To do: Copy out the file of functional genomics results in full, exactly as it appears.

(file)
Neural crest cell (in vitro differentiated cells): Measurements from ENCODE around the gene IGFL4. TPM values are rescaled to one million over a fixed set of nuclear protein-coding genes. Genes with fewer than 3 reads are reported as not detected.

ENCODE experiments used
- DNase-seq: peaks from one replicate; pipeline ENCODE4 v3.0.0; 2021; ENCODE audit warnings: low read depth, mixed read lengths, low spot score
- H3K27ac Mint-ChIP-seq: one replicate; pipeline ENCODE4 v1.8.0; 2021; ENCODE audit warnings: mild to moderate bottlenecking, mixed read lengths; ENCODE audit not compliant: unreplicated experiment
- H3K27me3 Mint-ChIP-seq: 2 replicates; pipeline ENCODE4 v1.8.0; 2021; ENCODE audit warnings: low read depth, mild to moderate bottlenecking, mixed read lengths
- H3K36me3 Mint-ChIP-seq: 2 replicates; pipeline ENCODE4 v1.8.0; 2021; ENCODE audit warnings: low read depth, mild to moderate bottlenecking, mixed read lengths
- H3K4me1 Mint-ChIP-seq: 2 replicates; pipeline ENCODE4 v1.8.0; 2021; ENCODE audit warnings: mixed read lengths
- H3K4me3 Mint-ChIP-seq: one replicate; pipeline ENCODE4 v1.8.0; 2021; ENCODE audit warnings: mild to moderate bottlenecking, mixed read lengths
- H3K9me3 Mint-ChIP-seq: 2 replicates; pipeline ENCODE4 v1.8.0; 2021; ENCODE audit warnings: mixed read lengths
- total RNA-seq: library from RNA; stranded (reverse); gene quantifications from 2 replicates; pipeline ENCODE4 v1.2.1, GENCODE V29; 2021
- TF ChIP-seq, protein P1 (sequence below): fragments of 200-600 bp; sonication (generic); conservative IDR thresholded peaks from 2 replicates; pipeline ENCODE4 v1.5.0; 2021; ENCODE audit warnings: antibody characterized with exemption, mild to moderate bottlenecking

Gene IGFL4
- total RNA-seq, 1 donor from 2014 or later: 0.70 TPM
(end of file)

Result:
Neural crest cell (in vitro differentiated cells): Measurements from ENCODE around the gene IGFL4. TPM values are rescaled to one million over a fixed set of nuclear protein-coding genes. Genes with fewer than 3 reads are reported as not detected.

ENCODE experiments used
- DNase-seq: peaks from one replicate; pipeline ENCODE4 v3.0.0; 2021; ENCODE audit warnings: low read depth, mixed read lengths, low spot score
- H3K27ac Mint-ChIP-seq: one replicate; pipeline ENCODE4 v1.8.0; 2021; ENCODE audit warnings: mild to moderate bottlenecking, mixed read lengths; ENCODE audit not compliant: unreplicated experiment
- H3K27me3 Mint-ChIP-seq: 2 replicates; pipeline ENCODE4 v1.8.0; 2021; ENCODE audit warnings: low read depth, mild to moderate bottlenecking, mixed read lengths
- H3K36me3 Mint-ChIP-seq: 2 replicates; pipeline ENCODE4 v1.8.0; 2021; ENCODE audit warnings: low read depth, mild to moderate bottlenecking, mixed read lengths
- H3K4me1 Mint-ChIP-seq: 2 replicates; pipeline ENCODE4 v1.8.0; 2021; ENCODE audit warnings: mixed read lengths
- H3K4me3 Mint-ChIP-seq: one replicate; pipeline ENCODE4 v1.8.0; 2021; ENCODE audit warnings: mild to moderate bottlenecking, mixed read lengths
- H3K9me3 Mint-ChIP-seq: 2 replicates; pipeline ENCODE4 v1.8.0; 2021; ENCODE audit warnings: mixed read lengths
- total RNA-seq: library from RNA; stranded (reverse); gene quantifications from 2 replicates; pipeline ENCODE4 v1.2.1, GENCODE V29; 2021
- TF ChIP-seq, protein P1 (sequence below): fragments of 200-600 bp; sonication (generic); conservative IDR thresholded peaks from 2 replicates; pipeline ENCODE4 v1.5.0; 2021; ENCODE audit warnings: antibody characterized with exemption, mild to moderate bottlenecking

Gene IGFL4
- total RNA-seq, 1 donor from 2014 or later: 0.70 TPM